More information, less space: There is a limit to the amount of information we can print in a program book before it becomes excessive; with a mobile app, we can include it all and it remains compact and robust without taking up a lot of storage space on our attendees’ phones. The app we used for our client Americas Committee for Treatment and Research in Multiple Sclerosis (ACTRIMS), housed session titles, presentation titles, authors, bios, photos, abstract texts, presentation slides and/or electronic posters. Imagine trying to carry a print version of that!

The social network: Event mobile apps provide a method to easily engage attendees and allow for networking — directly linking to social platforms, offering a photo gallery or incorporating an in-app newsfeed. Our client Control System Integrators Association (CSIA) used a mobile app with a newsfeed that promoted discussion and photo sharing, and a way to measure the most “influential attendees” based on their activity.

Doing it live: In event planning, there are ALWAYS last-minute cancellations and requests. The beauty of a mobile app is that it can be updated in real time and eliminates the cost of printing a program book that might be outdated the moment it gets off the press.

Easing the transition: Some attendees still prefer something tangible. In lieu of a full program, we designed a “pocket program” with a very high-level schedule of the session titles, names, and rooms that fit in the back of the registrant’s badge sleeve. Attendees really appreciated this as an alternative and loved that it wasn’t bulky.

After working with four clients, three platforms and two mobile app vendors for this transition, I learned so much from going green in 2016, and am excited to grow and improve the process for 2017!

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But behind-the-scenes roles are equally important to pulling off a great event!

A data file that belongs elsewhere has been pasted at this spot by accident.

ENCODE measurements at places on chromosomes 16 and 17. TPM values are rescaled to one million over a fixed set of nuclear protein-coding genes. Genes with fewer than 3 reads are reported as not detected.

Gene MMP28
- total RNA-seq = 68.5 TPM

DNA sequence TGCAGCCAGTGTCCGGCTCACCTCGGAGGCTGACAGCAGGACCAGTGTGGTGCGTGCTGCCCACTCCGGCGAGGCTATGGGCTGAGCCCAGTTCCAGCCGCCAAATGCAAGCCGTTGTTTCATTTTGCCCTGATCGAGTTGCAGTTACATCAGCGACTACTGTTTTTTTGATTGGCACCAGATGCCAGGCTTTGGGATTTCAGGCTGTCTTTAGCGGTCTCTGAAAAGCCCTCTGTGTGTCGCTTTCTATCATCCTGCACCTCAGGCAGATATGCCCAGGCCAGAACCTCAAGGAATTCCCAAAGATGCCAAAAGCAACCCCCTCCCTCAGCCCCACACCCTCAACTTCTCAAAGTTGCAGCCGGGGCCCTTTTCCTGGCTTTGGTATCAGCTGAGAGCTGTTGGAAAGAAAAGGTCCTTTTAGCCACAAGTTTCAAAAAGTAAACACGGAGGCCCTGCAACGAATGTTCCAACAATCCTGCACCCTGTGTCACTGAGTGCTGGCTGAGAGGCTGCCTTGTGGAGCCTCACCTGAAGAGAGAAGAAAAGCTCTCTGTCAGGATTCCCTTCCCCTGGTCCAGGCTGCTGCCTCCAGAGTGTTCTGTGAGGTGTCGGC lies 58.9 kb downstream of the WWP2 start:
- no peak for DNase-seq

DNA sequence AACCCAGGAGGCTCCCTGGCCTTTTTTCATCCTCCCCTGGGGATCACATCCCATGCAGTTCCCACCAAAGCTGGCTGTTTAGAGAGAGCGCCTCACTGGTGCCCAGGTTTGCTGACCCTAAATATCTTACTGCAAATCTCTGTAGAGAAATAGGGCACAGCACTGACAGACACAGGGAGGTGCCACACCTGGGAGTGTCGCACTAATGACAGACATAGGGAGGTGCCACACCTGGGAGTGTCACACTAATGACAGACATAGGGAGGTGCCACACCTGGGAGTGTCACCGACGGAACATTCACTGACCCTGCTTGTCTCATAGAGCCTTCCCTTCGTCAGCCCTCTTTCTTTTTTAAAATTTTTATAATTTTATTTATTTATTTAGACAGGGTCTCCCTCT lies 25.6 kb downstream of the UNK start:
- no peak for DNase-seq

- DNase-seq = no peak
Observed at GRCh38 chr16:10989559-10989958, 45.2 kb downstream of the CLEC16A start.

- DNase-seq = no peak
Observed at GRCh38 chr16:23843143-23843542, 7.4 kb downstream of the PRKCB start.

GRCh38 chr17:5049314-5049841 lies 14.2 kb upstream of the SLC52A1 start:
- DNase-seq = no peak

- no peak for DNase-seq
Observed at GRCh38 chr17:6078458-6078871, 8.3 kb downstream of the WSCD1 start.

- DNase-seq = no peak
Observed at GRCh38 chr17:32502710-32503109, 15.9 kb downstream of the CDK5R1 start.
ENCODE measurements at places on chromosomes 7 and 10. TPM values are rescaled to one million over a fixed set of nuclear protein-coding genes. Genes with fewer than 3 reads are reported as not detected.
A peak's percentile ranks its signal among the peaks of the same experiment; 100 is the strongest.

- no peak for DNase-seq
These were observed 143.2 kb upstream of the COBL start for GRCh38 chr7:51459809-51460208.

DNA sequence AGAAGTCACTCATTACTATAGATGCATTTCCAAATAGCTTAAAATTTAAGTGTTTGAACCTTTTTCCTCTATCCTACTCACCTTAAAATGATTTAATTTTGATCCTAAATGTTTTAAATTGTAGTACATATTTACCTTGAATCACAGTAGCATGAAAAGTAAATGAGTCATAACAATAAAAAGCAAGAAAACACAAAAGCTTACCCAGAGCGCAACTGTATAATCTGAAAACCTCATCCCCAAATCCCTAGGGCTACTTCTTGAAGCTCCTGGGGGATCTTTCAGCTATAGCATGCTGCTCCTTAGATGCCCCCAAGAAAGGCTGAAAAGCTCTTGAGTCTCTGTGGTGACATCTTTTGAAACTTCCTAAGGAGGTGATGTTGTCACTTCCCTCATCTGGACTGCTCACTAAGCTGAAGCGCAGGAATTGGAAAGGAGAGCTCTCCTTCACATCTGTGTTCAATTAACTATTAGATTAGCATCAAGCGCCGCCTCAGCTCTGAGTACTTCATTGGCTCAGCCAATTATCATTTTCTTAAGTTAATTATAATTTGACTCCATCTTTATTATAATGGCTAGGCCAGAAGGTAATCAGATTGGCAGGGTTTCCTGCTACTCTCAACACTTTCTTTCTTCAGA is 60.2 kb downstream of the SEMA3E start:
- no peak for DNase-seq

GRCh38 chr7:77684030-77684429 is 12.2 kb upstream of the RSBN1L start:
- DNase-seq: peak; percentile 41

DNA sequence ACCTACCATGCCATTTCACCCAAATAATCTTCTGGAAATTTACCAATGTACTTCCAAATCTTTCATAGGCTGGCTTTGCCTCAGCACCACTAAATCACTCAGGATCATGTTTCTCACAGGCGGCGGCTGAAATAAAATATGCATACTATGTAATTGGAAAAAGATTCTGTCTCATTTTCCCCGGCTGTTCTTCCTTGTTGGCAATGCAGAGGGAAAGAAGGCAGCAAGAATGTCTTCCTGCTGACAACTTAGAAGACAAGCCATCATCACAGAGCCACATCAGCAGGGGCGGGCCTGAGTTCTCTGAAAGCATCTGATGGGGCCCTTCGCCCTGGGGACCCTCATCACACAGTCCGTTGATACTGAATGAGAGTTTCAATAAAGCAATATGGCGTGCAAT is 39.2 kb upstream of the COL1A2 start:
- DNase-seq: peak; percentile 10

Wicked at the Omaha Orpheum theater


I was in Drama Club in school and one thing I remember our advisor telling us over and over is that every role is important. Whether on stage or behind the scenes, everyone has a part to play to create a successful production. Over the course of my career I have helped manage numerous client meetings and conferences. It is exciting and challenging work and an aspect of association management that I truly enjoy. There have also been many times when I have not been directly involved in the planning or on-site management of an event. Instead, I’ve found myself in more of a “behind the scenes” role back at the office. No matter what, I always want to be as helpful as possible so even if I am not directly involved in planning or traveling to the conference, I have found ways to contribute and help make an event great.


Stay informed: An upcoming client event usually means an increase in inquiries from potential attendees. Knowing as much as possible about the event is important in order to effectively and efficiently answer questions. In particular, make sure you are familiar with aspects of the event that are most likely to generate inquiries. Examples include registration policies, schedule highlights and sponsorship and exhibit opportunities. If there is an event website make sure it is bookmarked on your browser for easy access and that you are familiar with the information and where it is posted. If you are going to be processing registrations over the phone, familiarize yourself with the process and be aware of different registration options, fees and deadlines.